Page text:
Background: Vitamin D insufficiency is common among older adults. Genome-wide association studies have found an association between variants in the vitamin D binding protein and serum levels of vitamin D. The quantification of this association among older women and men and its potential variation by season remain unexplored.
Methods: Serum levels of 25-hydroxyvitamin D [25(OH)D] and genetic variants in the vitamin D binding protein were analyzed in 2160 women and 1581 men age 50 to 74 years participating in a large population-based cohort study (ESTHER study-epidemiologic study assessing chances of prevention and early detection of various chronic diseases, including cancer among older adults) in Germany. Serum levels of 25(OH)D were assessed in relation to four single nucleotide polymorphisms (SNPs; rs4588, rs2282679, rs1155563, and rs12512631) by descriptive and multivariate analysis.
Results: Both heterozygous and homozygous women and men carrying the rare allele with SNPs rs4588, rs2282679, or rs1155563 had lower levels of 25(OH)D in summer months than those homozygous for the wild-type alleles. Adjusted differences ranged from 5.1 to 5.4 nmol/l among heterozygous carriers of the rare alleles and from 8.8 to 9.6 nmol/l among homozygous carriers of the rare alleles. During winter months, 25(OH)D differences by genotype were smaller among women and not apparent among men.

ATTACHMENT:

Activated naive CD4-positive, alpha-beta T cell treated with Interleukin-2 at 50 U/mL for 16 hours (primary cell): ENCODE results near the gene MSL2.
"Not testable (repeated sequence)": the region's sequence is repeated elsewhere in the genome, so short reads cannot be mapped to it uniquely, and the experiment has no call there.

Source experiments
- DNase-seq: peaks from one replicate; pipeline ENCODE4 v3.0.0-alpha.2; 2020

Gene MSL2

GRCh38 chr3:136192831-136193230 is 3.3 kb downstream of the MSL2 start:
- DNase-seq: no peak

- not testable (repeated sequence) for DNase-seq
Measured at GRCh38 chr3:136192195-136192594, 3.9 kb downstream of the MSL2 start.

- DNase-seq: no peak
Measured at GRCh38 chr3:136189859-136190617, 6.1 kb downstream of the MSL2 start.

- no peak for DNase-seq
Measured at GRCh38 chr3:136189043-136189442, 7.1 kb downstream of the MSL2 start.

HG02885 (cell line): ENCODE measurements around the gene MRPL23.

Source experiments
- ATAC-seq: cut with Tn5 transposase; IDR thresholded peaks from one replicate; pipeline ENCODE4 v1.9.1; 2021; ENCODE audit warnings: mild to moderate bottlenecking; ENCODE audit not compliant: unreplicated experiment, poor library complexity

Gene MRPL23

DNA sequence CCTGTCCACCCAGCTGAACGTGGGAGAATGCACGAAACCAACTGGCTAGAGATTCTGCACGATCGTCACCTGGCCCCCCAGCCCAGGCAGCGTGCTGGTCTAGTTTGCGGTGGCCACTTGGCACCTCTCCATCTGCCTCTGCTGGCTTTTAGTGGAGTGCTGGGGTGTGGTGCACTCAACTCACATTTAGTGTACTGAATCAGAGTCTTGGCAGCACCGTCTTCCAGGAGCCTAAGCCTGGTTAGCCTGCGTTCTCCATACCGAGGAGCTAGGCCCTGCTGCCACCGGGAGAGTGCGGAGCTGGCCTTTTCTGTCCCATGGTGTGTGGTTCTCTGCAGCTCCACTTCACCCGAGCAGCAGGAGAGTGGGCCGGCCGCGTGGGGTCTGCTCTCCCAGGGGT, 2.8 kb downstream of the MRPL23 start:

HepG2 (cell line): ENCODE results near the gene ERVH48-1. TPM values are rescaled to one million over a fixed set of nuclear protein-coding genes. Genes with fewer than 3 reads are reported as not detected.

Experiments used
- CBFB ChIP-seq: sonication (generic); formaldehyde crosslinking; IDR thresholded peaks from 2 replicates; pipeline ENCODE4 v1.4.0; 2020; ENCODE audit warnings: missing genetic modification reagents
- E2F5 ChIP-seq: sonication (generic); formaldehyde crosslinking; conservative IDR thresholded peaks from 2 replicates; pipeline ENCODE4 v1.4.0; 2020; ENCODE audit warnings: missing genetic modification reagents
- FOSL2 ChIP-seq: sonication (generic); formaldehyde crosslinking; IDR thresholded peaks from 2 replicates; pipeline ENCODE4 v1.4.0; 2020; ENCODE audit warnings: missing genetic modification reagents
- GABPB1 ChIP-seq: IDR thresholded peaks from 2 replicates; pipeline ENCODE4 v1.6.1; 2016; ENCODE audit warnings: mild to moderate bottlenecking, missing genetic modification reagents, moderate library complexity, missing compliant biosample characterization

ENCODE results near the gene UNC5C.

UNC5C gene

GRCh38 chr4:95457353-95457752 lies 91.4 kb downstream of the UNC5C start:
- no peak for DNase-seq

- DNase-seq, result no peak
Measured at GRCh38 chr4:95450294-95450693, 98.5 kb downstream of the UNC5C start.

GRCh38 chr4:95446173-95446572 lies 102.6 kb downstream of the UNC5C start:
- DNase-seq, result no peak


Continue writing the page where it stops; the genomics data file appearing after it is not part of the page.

Conclusions: Older women and men living in a high-latitude region and carrying the rare alleles of SNPs rs4588, rs2282679, or rs1155563 seem to benefit less from higher levels of ultraviolet radiation during the summer season.